25 OCTOBER 1930, Page 17

[To the Editor of the SPECTATOR.] s a a,—One of your correspondents

charges me with " writing in a fit of anger " : another with " playing with words." I own that it is annoying to find statements that one knows to be inaccurate appearing in the form of propaganda in a paper of the reputation of the Spectator. But I can assure your correspondents that I have not lost my temper and I am content to leave quibbling and " railing " to others. I was glad to read Sir Tej Supru's excellent article in your issue of October 18th. He speaks of "the refusal of the Congress to participate in the Conference," which shows that Mr. Mahanti was wrong in calling it " exclusion," whatever the Daily Herald may say.

In your issue of October 4th Mr. Raychaudhuri asked " whether opium and liquors were not still sold in India against the demand of a united country." In your issue of October 18th, the same gentleman admits that " pro- hibition will mean some hardship to these people and they will protest against it." It follows from this that India is not united in demanding prohibition. I challenge his theory that a secret ballot either in this country or in India would find numbers in favour of having no punishment for thieves. Everybody wishes his own property to be safe from theft and burglary. The analogy drawn by your correspondent between the problems of total prohibition of strong drink and the introduction of compulsory primary education is not easy to follow, because primary education is an obvious good, while the positive harm of moderate drinking of beer ur toddy is open to question. It seems rather quaint to think of considering children's wishes about the introduction of compulsory primary education. Surely it is for their parents to decide what education their children should receive. would like to see compulsory primary education in every village in India. It is the cost that is prohibitive with the population increasing at its present rate. If higher education was made to pay for itself, and if the grants now allotted to Universities and 'Colleges were diverted to primary schools, It would be possible to make some progress with the extension of compulsory primary education from towns to villages. Your correspondent thinks that other sources might have been tapped and refers to the recommendations of the Lee Commission, to which I would reply that the carrying on of the administration of the country by a contented service, not underpaid when the cost of living increases far beyond what it was when salaries were originally fixed, is a necessity, while the extension of primary education is a desideratum to be accomplished as soon as it is practicable.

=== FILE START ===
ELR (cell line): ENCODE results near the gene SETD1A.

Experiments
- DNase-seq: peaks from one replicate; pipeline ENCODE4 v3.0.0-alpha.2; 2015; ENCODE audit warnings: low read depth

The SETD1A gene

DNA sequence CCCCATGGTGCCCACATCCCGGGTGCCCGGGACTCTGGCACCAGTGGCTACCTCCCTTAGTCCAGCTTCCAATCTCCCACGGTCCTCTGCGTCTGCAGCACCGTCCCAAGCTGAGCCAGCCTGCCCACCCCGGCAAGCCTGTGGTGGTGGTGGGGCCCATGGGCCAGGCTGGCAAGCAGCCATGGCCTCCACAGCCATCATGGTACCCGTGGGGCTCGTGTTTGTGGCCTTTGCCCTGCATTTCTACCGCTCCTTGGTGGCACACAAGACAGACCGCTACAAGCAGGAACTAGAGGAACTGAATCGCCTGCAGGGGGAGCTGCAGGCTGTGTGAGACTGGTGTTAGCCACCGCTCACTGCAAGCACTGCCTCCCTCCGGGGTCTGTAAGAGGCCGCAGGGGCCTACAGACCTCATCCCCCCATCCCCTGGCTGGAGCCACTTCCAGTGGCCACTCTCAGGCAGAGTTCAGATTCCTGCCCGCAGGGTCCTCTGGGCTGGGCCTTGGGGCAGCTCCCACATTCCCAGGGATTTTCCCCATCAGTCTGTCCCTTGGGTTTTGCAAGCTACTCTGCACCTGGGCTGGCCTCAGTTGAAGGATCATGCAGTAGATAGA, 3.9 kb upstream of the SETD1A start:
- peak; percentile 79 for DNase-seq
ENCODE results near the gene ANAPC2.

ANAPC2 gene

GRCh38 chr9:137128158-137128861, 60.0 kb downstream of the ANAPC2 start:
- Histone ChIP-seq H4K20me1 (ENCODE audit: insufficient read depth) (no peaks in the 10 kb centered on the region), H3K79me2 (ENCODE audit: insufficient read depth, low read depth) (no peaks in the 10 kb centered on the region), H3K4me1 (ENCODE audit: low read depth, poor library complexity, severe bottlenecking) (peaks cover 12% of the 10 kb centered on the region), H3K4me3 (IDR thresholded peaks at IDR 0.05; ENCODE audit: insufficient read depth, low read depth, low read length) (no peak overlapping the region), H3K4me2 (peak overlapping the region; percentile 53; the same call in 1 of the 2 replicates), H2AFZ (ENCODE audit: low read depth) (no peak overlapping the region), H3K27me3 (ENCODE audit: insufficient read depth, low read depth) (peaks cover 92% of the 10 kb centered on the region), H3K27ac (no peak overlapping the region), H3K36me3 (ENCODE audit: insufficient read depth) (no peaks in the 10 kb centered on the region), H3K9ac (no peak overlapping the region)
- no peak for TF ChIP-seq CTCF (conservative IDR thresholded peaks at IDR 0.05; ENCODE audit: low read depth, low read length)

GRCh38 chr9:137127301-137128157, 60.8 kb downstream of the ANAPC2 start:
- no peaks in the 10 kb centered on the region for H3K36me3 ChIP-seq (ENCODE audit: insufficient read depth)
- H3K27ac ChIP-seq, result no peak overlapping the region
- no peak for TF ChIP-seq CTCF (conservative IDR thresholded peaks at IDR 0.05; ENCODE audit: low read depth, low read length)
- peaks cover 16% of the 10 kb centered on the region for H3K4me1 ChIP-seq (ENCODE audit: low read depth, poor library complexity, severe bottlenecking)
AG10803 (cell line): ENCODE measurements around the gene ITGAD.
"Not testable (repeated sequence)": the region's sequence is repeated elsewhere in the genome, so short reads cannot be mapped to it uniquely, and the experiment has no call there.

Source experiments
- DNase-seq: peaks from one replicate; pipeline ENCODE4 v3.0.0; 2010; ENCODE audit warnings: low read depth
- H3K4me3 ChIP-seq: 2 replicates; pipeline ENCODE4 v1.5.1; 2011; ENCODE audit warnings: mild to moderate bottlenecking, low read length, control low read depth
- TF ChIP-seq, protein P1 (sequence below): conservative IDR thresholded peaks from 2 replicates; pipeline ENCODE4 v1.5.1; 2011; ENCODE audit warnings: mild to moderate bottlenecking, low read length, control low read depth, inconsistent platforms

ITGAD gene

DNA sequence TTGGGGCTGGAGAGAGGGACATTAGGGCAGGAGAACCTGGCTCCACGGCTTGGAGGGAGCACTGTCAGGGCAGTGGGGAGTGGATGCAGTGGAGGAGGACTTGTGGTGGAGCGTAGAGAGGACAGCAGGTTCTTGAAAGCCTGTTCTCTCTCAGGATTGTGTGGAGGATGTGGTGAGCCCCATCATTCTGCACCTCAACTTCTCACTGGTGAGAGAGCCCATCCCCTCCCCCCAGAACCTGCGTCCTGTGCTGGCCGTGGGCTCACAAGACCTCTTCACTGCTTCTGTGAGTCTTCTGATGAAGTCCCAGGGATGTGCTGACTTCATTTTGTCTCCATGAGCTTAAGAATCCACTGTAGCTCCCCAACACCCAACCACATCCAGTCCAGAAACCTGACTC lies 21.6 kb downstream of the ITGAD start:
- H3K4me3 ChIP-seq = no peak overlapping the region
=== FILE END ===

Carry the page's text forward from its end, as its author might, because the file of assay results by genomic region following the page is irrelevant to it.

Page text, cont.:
As regards your Editorial comments, the medical treatment of millions of consumers would be a formidable task for the medical department to tackle, India being so much larger than Formosa, and would involve the difficulty of drawing a line between moderate and heavy consumers.

I maintain that in India (more than in any other country owing to the conservative nature of the pecple) " custom reigns supreme," and cannot be changed in a day by an Executive Order, but that is what, in effect, it is suggested, in the article and letter which I have ventured to criticise, that the Viceroy should have rashly attempted.

For a reply to Mr. Reynolds's comments on my remarks re the salt tax I would refer him to my letter published by